6. The fire brick is what I call "thermal mass". It's not an insulator, it's a refractory ( it resists heat). For a forge like this to operate you need to heat up the brick to the working temperature and hold it there, all of which costs fuel. What most of us use is one of the spun ceramic fiber blanket insulators. Kaowool is one, but there are lots of others. It's a much more efficient design. About the only time I would suggest the design you've pictured is in an application where it's running for long, continuous shifts, where your startup and run costs are spread over 24 hours. For a hobby smith, a Ceramic blanket forge is a much better design, IMHO. Ask a question and 5 smiths will give you 7 answers Geoff
  7. Why do you want/need to soften the material? The heat treater won't care. That said, there is no way to anneal/normalize ferrous metals without heat, that I know of. Geoff
  8. This is Abi Yoyo (I'll leave it to you to find out who that is), shop built 50# This is Overkill 15hp 3ph 12 GPM about 30 tons There are some tool and fixtures in this thread that I made Geoff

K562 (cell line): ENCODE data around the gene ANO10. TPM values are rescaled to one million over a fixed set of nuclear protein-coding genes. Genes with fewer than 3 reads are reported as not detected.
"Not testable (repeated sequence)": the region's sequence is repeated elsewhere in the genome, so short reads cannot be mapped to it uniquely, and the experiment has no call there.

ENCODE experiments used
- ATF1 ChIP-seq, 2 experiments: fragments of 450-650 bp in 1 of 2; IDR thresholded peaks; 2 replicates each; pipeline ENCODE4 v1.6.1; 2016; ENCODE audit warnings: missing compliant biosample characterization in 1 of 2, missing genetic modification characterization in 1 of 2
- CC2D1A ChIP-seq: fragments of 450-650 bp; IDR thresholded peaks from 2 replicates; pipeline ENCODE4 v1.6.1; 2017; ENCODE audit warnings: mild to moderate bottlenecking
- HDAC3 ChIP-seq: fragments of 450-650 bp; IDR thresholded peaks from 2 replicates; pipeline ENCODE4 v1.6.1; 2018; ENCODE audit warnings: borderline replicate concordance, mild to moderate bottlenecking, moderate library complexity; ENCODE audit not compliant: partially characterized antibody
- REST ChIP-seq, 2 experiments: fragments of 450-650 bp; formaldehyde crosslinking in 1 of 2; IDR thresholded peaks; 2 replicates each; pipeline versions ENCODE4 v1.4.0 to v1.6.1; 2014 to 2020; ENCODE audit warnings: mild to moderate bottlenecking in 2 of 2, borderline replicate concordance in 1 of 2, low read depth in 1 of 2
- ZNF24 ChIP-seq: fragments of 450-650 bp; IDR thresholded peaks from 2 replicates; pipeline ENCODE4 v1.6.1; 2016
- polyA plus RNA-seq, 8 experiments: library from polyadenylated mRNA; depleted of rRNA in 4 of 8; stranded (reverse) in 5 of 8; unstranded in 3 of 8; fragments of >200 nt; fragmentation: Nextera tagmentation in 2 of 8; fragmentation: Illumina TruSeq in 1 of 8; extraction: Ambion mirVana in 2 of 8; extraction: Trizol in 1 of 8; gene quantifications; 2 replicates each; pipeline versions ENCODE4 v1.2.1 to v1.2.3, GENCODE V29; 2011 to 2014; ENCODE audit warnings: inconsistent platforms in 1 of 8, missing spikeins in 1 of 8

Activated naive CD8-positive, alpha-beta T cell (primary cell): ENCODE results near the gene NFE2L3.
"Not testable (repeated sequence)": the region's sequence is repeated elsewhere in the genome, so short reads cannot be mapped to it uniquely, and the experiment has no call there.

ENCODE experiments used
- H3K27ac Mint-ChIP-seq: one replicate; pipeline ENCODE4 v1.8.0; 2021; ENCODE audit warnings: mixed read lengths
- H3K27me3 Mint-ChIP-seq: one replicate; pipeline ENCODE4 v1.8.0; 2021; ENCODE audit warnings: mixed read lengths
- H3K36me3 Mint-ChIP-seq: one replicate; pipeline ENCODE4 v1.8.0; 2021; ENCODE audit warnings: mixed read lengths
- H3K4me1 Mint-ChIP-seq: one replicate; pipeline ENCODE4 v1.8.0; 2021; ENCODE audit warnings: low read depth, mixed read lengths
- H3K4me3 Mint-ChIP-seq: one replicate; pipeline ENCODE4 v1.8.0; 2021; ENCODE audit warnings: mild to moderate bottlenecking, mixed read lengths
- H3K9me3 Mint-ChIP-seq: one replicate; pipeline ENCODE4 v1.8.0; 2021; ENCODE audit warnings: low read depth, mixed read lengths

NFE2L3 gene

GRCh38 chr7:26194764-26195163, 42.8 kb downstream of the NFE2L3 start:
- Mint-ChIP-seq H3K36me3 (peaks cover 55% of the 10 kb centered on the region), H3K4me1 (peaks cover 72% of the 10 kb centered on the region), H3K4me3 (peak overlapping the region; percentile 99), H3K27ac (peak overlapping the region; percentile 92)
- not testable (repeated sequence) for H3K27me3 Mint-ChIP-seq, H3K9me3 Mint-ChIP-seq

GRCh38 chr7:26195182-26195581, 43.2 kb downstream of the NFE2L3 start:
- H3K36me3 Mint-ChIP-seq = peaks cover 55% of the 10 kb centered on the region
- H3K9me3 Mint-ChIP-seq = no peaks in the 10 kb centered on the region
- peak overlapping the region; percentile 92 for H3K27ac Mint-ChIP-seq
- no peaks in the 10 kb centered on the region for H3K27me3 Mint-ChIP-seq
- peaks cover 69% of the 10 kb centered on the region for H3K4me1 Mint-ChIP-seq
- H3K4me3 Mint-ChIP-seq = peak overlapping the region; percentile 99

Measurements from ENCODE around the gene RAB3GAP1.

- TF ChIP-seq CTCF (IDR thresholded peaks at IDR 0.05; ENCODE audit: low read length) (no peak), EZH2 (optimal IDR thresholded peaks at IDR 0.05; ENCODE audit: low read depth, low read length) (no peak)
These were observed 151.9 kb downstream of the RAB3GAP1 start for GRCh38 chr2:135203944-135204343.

9. I built (and when I say "I", I mean friends and I) a 50# mechanical powerhammer and a 30 ton press, If you have fab skills, those tools are probably withing reach. Grinders too. The big "if" is, do you have fab skills? All of those tools are dangerous, high pressures, heavy weights moving at speed, small weights moving at bullet speed. Bad builds and marginal welding can kill you or others One of our members here in the 2010's had a bolt shear through on his hammer. It turned the hammer into scrap and shot a chunk of 2000 degree steel up his sleeve. The burns and other injuries put him out of the shop for more than a year. In some cases, building your own is something not to do. There is a tendency for new smiths to go all in, buying every tool imaginable, and often overpaying in the process. This leads to people like me getting tools on the rebound. My advice is to make some knives and add tools to your kit when you HAVE to, not when you WANT to. You're making small knives now, your kit seems appropriate for what you're doing. If your grinder isn't letting you keep up with production, then replace it. When I got started, all we had for grinders were rocks, and you had to make your own. There were few choices, and most of them were very expensive (from the point of view of a guy who hadn't sold a knife). Now there are a dozen or better makers, and more all of the time, so waiting might save you $. Do you really need a hammer? If I had known a bit more, I would have put my build dollars into a press. The hammer is a great tool, and I love mine, but for many things, the press is better. It certainly is the tool for making damascus. So, in the end, buy or build what works for you, for the work you're doing, and for the work you want to do. Don't try to emulate what I have in my shop just because it makes you all fluttery inside when you see heavy iron. Our Founder, Don Fogg, told me once that he had cut his tool kit down to what he could carry in a single bag (not counting anvil). If he needed a big tool, he had friends with those tools. Pace yourself, this is a marathon, not a sprint. Geoff